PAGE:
Two whimsical, aimless thugs harass and assault women, steal, murder, and alternately charm, fight, or sprint their way out of trouble. They take whatever the bourgeois characters value: ...
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Two whimsical, aimless thugs harass and assault women, steal, murder, and alternately charm, fight, or sprint their way out of trouble. They take whatever the bourgeois characters value: whether it's cars, peace of mind, or daughters. Marie-Ange, a jaded, passive hairdresser, joins them as lover, cook, and mother confessor. She's on her own search for seemingly unattainable sexual pleasure.Written by
Director Bertrand Blier revealed, in an interview, that to allow US releases he had to cut the projected end: a final car crash causing the death of the three main characters (Gerard Depardieu, Miou Miou and Patrick Dewaere). See more »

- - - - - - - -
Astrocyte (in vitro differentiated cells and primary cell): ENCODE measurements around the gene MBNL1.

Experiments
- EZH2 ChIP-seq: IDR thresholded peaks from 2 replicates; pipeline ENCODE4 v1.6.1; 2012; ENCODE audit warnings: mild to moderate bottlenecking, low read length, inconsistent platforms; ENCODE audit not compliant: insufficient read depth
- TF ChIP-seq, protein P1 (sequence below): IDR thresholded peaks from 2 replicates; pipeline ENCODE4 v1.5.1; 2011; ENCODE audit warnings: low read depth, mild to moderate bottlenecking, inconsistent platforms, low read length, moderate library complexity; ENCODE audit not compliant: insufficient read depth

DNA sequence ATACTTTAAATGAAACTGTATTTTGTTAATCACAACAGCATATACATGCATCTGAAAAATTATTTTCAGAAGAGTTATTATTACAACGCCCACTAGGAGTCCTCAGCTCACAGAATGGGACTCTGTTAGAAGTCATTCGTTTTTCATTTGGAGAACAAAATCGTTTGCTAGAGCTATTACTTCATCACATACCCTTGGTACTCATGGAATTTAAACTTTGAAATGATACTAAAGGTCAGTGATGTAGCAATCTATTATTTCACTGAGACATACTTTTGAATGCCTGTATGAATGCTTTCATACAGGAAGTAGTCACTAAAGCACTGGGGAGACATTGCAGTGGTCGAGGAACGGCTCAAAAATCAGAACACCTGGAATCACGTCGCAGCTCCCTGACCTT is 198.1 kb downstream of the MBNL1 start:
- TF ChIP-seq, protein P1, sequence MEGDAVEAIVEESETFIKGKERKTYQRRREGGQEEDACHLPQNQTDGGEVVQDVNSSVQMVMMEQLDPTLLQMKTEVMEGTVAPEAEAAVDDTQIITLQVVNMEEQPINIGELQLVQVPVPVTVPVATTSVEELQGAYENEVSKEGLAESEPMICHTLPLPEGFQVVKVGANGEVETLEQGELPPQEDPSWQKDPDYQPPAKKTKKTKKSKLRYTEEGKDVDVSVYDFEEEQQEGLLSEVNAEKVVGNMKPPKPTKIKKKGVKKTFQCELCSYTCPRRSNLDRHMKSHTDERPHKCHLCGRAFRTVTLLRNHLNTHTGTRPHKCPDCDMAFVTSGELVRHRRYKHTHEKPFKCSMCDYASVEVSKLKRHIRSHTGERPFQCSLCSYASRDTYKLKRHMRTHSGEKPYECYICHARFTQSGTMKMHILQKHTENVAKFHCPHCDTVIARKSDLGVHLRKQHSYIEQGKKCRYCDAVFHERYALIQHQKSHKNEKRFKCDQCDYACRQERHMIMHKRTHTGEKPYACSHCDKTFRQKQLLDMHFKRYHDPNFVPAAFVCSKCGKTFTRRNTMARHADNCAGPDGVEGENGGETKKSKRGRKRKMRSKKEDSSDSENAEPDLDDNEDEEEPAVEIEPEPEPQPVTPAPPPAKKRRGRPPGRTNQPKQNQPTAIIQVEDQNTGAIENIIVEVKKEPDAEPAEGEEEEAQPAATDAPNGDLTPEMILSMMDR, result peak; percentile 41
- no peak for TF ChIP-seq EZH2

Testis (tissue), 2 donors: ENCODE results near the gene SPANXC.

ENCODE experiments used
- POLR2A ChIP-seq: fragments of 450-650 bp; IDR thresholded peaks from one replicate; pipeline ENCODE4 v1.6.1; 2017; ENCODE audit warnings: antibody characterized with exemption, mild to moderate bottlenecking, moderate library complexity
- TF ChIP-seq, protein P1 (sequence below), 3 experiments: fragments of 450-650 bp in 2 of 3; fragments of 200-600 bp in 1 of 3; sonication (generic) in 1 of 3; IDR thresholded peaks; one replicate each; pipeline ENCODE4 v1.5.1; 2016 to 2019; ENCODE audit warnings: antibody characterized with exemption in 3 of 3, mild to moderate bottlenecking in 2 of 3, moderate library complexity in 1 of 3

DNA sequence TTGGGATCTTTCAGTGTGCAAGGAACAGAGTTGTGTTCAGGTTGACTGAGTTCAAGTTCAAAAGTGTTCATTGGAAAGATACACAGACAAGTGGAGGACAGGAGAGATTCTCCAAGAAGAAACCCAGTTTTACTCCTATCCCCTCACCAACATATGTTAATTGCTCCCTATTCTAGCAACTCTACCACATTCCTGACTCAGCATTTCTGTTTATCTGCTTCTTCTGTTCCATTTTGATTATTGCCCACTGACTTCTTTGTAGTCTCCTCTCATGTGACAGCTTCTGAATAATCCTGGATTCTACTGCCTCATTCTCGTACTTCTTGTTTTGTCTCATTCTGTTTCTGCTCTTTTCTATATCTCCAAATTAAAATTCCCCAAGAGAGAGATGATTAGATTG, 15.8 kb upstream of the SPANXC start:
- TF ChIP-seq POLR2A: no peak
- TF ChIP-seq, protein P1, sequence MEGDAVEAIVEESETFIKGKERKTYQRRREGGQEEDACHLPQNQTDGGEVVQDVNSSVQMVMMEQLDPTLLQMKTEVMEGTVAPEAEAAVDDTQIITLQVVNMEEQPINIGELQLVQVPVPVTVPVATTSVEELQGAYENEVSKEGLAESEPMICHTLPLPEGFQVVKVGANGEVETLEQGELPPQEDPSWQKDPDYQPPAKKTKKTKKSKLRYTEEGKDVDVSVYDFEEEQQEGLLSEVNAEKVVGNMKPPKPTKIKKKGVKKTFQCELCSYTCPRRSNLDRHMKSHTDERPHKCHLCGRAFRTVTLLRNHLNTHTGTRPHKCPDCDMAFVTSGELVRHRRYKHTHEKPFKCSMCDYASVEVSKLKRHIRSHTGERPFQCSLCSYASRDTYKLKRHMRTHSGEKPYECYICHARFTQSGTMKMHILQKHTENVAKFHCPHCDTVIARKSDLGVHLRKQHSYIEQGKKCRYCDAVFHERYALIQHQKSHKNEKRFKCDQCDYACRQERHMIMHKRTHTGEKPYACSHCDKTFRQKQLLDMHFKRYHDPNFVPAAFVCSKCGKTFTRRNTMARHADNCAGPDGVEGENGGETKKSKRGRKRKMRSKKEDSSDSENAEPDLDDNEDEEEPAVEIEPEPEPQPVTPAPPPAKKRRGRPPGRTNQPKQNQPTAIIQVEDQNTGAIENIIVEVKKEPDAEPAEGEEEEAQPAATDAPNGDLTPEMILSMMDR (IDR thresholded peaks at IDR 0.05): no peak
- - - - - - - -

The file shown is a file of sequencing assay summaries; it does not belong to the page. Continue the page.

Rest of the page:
[All goofs for this title are spoilers.]
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Some of these scenes have been partially restored to the TV-Version run by WDR in late 1999. See more »
I only lasted through fifteen minutes of this. The first scene has the two main characters - big strong guys - chasing a middle-aged woman around a block of flats and finally cornering her. The woman is prim and prissy and no-one I'd want to know. Her behaviour is as childish as theirs. But there's two of them and only one of her, and they're stronger than her. It really disturbs me that so many people seem to find this scene, and the ones that follow, funny. I think there's a big difference between being bourgeois and having some basic compassion for the human condition. In fact the emptiness of the main characters strikes me as at least as bourgeois in its way as the people who are into glossy cars and so on. Too bad, since I love Stephane Grappelli.
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